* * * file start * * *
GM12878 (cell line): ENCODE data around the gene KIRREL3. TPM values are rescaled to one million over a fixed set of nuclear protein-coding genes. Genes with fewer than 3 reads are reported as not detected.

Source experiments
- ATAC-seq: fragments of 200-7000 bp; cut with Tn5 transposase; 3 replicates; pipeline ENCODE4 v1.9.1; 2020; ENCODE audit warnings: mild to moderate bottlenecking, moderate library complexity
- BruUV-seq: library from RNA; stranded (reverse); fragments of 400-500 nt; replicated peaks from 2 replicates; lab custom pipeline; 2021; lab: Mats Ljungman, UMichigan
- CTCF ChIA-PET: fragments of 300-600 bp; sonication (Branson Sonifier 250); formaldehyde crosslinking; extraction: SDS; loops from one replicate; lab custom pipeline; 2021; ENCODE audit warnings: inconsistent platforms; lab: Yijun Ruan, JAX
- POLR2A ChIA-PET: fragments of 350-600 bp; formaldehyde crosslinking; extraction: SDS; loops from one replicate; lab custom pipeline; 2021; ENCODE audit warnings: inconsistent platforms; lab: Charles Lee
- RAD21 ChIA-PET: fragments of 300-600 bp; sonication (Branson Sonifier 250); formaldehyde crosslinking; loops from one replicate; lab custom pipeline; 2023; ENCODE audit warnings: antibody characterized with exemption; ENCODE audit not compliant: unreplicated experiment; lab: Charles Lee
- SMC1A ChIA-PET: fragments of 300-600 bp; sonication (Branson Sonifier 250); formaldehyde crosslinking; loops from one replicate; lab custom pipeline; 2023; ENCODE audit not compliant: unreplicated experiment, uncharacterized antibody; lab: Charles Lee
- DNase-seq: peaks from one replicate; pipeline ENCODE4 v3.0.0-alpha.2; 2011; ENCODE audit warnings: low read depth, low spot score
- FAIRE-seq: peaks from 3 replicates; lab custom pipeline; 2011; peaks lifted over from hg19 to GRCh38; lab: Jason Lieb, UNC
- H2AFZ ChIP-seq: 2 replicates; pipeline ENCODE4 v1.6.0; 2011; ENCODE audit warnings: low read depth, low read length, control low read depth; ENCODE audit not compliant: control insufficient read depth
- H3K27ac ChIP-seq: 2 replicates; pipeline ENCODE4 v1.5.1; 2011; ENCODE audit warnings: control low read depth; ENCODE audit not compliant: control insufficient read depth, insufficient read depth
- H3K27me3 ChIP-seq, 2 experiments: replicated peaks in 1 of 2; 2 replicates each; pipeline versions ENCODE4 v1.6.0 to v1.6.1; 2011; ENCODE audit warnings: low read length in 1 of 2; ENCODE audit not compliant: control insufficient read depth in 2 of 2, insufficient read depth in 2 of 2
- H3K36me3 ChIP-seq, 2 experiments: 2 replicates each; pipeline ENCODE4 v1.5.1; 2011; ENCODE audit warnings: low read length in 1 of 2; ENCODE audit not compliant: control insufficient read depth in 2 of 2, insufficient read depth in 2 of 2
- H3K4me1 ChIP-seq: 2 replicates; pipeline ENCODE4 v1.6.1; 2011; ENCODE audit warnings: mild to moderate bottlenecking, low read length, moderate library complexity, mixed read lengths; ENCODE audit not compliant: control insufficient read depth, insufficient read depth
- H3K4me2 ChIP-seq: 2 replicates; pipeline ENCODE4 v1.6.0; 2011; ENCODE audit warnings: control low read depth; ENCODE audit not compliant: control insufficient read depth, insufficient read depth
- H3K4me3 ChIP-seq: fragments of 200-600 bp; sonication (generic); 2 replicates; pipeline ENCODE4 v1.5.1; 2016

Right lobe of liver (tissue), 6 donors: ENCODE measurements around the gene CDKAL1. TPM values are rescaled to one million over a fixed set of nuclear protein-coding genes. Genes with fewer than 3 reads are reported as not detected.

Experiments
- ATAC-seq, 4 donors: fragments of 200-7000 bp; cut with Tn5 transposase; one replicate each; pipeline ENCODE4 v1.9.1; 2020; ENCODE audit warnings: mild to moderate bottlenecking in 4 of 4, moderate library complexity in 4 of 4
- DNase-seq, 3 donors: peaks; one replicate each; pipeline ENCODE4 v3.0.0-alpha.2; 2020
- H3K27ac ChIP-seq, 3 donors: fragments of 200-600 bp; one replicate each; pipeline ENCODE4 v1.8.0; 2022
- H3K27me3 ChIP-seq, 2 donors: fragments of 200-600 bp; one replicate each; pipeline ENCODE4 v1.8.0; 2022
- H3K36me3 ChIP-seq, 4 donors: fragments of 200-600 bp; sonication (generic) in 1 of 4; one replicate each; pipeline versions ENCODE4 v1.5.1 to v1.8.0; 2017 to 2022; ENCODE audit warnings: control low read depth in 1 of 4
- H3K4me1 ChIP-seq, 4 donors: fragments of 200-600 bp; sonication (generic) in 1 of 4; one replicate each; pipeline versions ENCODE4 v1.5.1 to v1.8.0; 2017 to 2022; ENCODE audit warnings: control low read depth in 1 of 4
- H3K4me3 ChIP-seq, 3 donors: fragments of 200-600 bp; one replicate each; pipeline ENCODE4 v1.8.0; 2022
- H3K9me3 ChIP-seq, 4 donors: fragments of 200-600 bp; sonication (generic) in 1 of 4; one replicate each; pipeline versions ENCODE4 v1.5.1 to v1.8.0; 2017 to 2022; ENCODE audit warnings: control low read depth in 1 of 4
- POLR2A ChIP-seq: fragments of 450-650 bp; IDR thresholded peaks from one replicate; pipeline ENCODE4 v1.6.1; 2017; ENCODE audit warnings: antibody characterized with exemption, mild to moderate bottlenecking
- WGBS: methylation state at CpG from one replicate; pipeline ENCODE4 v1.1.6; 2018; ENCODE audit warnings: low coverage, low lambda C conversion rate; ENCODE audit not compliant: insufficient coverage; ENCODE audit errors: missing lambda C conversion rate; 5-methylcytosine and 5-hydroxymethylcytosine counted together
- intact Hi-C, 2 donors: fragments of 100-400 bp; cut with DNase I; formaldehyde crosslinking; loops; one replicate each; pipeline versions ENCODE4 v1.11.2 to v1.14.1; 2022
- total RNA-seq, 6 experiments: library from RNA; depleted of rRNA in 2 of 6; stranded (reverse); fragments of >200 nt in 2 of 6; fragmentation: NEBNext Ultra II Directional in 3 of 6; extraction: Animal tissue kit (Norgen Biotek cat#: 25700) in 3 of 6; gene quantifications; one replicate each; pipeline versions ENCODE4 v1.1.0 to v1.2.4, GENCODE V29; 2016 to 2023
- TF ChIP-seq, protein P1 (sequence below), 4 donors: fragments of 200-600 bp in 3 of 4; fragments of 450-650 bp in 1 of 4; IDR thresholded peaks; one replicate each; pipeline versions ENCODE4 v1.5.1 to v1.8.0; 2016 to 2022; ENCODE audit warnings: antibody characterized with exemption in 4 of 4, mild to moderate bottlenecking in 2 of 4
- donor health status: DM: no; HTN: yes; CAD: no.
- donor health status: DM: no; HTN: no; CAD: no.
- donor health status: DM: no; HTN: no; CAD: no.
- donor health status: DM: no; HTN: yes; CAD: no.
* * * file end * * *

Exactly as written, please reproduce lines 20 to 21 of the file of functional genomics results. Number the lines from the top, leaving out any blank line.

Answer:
- ATAC-seq, 4 donors: fragments of 200-7000 bp; cut with Tn5 transposase; one replicate each; pipeline ENCODE4 v1.9.1; 2020; ENCODE audit warnings: mild to moderate bottlenecking in 4 of 4, moderate library complexity in 4 of 4
- DNase-seq, 3 donors: peaks; one replicate each; pipeline ENCODE4 v3.0.0-alpha.2; 2020